Bike Repairs and Mechanic Tips & other resources
How to Build a New or Old School Bike and do bike repairs. Checkout mechanic details and historical videos on Profile Racing.
Installing Profile Racing Cranks Race or Retro
You will need a cup pressing tool like a threaded rod with nuts and washers to press the Profile Cups into your frame.
Use some grease to allow the cups to press in smoothly. Make sure the center bearing spacer is in place between the bearings and use the one that best fits your frame bb width. The spacer thats included is most common. The Profile crank tool will pull the arms onto your axle most of the way. The rest is done by tightening your crank axle bolts. Be sure to use the spacers to get a nice chain alignments and so that your left crank clears the frame sufficiently. Try to line up the cups before pressing in to be sure the spacer will keep the bearings from being pressed together when you tighten the arms. If the drive side cup in not flush to the frame its ok. You never want the bearing spacer to be in effective. Grease the 48 spline axle with the included anti seize grease and make sure the right arm goes on right side of bike as you look down when riding. Some cranks like GT Power Series have a sprocket bolt on both arms so it can cause you to make a mistake. Think and don’t rush the install or you will be pulling the cups and arms off several times wich is difficult and can cause damage to the Bearings and cups. The arms are removed by pushing the axle through. The Crank Arm tool can help. Tighten it down in the spindle without the spacer and hammer. Make sure the tool does not un-thread when hammering or you will strip the threads. If a pedal does not tighten smoothly you may have to run a tap through to clean the excess chrome plating off the crank threads. You would need a 9/16″ bicycle pedal left and right set. The Non-Drive thread tightens in a counterclockwise direction on all bikes we have worked on.
Inner Tube Installation bike repairs
There are two valve types, Presta or Schrader. The Schrader valve is standard like on a car and the most common. The presta is a metal skinny valve that requires a smaller hole on your rim. Presta is sometimes called a French Valve. Presta Valves can be inflated using a Presta Valve pump or an adaptor that converts the tube valve to Schrader. Check your inner tire for sharp objects before installing your tube. Inflate tube slightly before installing so it keeps its round form. When the tire is ready for air push the valve up and down to seed the tire to the rim. Slowly inflate the tire while checking that the tire is equally seeded on the rim. If it is not seeded and you inflate it, you could have a blow out and ruin your tire and tube. Don’t bother patching tubes, just buy a new one unless you have had good luck with patching.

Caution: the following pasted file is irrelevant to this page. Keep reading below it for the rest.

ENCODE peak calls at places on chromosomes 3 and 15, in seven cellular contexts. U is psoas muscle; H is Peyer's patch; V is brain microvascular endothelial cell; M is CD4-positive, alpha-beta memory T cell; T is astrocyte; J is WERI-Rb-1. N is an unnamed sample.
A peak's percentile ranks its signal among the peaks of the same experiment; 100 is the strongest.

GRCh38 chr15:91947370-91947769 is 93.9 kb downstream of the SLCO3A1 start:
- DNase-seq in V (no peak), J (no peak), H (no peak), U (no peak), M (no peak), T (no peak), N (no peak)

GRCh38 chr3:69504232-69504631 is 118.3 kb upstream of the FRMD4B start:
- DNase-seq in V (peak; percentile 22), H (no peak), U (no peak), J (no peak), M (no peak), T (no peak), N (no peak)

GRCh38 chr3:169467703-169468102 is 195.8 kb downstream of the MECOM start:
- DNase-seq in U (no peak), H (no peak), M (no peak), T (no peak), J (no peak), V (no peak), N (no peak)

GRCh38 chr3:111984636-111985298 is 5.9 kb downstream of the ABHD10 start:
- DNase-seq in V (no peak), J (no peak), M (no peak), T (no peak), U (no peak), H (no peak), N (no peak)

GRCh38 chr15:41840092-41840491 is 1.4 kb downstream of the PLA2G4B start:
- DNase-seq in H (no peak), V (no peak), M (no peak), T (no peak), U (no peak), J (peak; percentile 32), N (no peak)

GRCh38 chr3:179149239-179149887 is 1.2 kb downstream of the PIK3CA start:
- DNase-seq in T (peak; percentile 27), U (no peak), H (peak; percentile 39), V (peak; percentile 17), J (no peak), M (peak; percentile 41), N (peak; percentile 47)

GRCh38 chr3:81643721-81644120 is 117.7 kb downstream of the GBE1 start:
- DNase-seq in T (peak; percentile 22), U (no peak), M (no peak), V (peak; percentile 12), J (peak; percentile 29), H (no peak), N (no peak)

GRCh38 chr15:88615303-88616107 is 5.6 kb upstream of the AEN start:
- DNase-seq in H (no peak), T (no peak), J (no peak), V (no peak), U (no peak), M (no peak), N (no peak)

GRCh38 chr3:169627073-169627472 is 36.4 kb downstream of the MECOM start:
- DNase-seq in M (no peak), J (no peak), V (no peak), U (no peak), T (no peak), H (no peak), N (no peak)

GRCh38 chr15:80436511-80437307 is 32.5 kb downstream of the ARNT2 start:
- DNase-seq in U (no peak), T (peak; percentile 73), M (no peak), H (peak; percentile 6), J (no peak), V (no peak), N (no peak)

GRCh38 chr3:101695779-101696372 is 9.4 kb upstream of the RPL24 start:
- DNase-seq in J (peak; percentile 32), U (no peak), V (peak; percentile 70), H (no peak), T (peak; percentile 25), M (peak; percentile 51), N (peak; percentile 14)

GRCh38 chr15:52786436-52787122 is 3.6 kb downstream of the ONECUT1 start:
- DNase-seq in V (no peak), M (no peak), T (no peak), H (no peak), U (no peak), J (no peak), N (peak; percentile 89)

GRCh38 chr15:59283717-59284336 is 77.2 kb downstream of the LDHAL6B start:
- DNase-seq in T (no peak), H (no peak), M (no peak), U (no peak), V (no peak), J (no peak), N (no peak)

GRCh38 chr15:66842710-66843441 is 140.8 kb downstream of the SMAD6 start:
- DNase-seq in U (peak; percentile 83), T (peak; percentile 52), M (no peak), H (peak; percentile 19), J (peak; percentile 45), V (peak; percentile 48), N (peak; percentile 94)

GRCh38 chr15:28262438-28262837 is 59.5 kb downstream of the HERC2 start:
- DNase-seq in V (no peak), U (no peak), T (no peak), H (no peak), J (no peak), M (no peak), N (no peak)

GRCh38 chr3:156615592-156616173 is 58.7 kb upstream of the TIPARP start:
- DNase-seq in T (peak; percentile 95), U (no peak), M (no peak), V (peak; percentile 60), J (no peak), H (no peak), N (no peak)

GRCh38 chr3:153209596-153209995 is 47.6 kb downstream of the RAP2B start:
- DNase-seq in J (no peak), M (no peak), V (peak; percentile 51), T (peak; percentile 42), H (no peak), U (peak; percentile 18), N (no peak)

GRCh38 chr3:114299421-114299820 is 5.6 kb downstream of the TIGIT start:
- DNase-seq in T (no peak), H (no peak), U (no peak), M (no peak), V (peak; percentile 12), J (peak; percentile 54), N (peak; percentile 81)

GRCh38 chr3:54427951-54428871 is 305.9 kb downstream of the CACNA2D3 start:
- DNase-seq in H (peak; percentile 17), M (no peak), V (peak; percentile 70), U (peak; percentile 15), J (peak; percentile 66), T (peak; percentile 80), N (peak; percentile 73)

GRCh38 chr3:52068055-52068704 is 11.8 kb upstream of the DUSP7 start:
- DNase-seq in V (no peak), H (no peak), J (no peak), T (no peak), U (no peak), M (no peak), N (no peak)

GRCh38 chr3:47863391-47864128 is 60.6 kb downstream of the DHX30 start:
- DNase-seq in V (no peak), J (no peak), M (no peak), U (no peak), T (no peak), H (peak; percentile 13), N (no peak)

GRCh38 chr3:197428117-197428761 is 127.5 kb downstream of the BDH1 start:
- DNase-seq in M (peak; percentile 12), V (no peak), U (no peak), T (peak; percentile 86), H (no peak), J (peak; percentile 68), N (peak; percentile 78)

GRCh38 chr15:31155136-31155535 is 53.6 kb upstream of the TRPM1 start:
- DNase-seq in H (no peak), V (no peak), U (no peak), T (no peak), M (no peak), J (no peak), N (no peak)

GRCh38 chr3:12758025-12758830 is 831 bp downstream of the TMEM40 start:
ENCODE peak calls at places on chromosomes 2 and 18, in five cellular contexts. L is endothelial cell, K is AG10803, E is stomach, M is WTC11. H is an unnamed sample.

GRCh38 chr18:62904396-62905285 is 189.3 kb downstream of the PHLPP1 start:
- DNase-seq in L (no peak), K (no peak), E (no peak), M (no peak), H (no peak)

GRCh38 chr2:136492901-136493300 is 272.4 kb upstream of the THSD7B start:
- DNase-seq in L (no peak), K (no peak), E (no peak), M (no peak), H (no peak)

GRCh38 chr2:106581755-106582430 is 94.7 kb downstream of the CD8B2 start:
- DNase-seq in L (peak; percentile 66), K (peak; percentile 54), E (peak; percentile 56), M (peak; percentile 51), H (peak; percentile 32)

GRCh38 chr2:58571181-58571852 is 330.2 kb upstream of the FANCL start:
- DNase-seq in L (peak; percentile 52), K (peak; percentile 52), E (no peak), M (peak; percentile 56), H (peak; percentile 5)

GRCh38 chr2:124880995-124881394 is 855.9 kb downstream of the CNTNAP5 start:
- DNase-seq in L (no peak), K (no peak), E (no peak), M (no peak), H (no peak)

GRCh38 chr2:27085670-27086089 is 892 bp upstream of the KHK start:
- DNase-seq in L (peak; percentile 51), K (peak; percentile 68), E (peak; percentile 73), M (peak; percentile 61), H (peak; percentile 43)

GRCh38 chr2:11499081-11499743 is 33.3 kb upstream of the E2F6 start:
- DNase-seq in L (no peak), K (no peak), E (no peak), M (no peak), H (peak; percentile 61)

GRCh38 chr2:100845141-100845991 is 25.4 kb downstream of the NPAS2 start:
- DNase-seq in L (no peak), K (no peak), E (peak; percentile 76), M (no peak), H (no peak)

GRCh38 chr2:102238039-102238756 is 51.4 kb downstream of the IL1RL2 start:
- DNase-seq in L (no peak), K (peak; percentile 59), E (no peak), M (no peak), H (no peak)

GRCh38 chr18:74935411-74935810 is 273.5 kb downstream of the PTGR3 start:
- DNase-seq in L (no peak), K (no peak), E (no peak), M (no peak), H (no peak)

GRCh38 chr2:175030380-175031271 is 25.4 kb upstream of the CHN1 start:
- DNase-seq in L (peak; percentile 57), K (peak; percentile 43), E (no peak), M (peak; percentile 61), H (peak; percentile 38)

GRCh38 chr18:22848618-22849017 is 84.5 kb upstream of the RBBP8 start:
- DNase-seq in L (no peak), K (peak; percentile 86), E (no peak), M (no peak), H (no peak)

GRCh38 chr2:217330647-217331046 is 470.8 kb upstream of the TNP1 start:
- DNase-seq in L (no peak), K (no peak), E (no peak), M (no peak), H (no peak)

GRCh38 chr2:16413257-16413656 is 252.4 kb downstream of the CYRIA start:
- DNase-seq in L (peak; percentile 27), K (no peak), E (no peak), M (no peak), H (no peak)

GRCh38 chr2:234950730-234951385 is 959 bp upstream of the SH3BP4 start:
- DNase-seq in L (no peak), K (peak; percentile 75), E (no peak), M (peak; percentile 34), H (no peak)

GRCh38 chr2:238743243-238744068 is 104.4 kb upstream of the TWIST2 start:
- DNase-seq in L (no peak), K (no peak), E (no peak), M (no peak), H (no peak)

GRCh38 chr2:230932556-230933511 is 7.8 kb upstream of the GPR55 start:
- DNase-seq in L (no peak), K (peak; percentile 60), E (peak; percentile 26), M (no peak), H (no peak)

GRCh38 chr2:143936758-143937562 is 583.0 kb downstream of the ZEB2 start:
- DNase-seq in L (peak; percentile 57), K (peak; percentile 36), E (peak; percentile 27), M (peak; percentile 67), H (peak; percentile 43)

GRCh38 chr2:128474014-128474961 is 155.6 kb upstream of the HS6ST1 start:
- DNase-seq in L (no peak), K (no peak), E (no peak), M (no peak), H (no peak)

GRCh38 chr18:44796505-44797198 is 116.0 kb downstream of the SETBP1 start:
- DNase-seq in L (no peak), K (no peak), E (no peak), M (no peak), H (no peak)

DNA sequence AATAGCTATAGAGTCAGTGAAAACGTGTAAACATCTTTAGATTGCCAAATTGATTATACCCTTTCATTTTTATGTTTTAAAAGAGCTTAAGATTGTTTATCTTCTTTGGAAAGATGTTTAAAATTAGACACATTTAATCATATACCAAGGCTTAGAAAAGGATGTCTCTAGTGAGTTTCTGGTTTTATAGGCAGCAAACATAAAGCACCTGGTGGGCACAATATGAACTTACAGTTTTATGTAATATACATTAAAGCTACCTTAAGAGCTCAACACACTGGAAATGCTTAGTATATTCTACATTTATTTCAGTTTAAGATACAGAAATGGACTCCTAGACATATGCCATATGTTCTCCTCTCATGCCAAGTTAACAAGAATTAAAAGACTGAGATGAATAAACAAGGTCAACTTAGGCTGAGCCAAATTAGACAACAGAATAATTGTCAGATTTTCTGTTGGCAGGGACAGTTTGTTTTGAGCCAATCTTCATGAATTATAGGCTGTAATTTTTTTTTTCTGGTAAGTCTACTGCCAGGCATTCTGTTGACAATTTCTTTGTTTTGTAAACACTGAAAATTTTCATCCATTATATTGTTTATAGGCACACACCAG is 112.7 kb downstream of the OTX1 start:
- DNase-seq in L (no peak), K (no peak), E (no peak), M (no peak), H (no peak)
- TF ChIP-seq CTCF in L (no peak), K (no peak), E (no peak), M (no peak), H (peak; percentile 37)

Do not drive around with a high pressure tire next to you especially in hot weather. If your tire blows out you could damage your ears or the girls ears next to you. Try a little baby powder between tire and tube to prevent sticking. A 20 x1.75 tube will inflate up to a 20 x 2.125 tire or even larger. The inner tubes will fit a range of sizes since they stretch. If you have a 20 x 2.3 or 2.5 you may want to use a wider tube to the tube does not have to stretch out so much and become thin making it easier to get a flat. However, using thinner tubes is lighter weight which is a advantage rolling resistance wise.
Chains Install: Chains are sold in a standard length that will need to be cut to fit your bike. Chains are 3/32″ narrow for race bikes and 1/8″ for Freestyle Bikes. If you front sprocket is a 3/32″ you can use either a 1/8″ chain or 3/32″ chain. If you sprocket is 1/8″ you can not use a 3/32″ chain. Chains are cut to length with the proper chain tool. Choose a tool for the width of your chain. For 1/8″ chain the Shadow Interlock chain breaker tool is nice. If you have a multi speed bike then you buy the chain that says it works for your number of speeds. For example, if you have a 3 x 8 drive train then you get a 8 speed compatible chain. When using your chain tool, make sure the pin you pushed in is exactly the same as the other pins and the links are not damaged in the process. Most chains break because they are not installed properly. If you are replacing your old chain simply cut your new chain to the same length and install.
Custom Wheel Building
When some wheels are hand built there is a break in period where the spokes may loosen up.